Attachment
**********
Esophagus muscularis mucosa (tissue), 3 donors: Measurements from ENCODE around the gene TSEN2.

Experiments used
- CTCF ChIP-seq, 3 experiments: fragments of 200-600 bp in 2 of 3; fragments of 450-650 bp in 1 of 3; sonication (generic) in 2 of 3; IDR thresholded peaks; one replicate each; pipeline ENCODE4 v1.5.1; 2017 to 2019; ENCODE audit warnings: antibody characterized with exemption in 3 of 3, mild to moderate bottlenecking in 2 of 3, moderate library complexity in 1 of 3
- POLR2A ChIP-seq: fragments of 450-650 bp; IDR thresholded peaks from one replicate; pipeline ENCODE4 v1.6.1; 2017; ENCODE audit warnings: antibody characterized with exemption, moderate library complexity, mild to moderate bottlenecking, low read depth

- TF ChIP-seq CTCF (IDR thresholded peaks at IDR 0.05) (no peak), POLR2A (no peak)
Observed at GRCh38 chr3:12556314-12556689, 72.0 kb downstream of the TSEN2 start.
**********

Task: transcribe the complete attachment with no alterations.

Esophagus muscularis mucosa (tissue), 3 donors: Measurements from ENCODE around the gene TSEN2.

Experiments used
- CTCF ChIP-seq, 3 experiments: fragments of 200-600 bp in 2 of 3; fragments of 450-650 bp in 1 of 3; sonication (generic) in 2 of 3; IDR thresholded peaks; one replicate each; pipeline ENCODE4 v1.5.1; 2017 to 2019; ENCODE audit warnings: antibody characterized with exemption in 3 of 3, mild to moderate bottlenecking in 2 of 3, moderate library complexity in 1 of 3
- POLR2A ChIP-seq: fragments of 450-650 bp; IDR thresholded peaks from one replicate; pipeline ENCODE4 v1.6.1; 2017; ENCODE audit warnings: antibody characterized with exemption, moderate library complexity, mild to moderate bottlenecking, low read depth

- TF ChIP-seq CTCF (IDR thresholded peaks at IDR 0.05) (no peak), POLR2A (no peak)
Observed at GRCh38 chr3:12556314-12556689, 72.0 kb downstream of the TSEN2 start.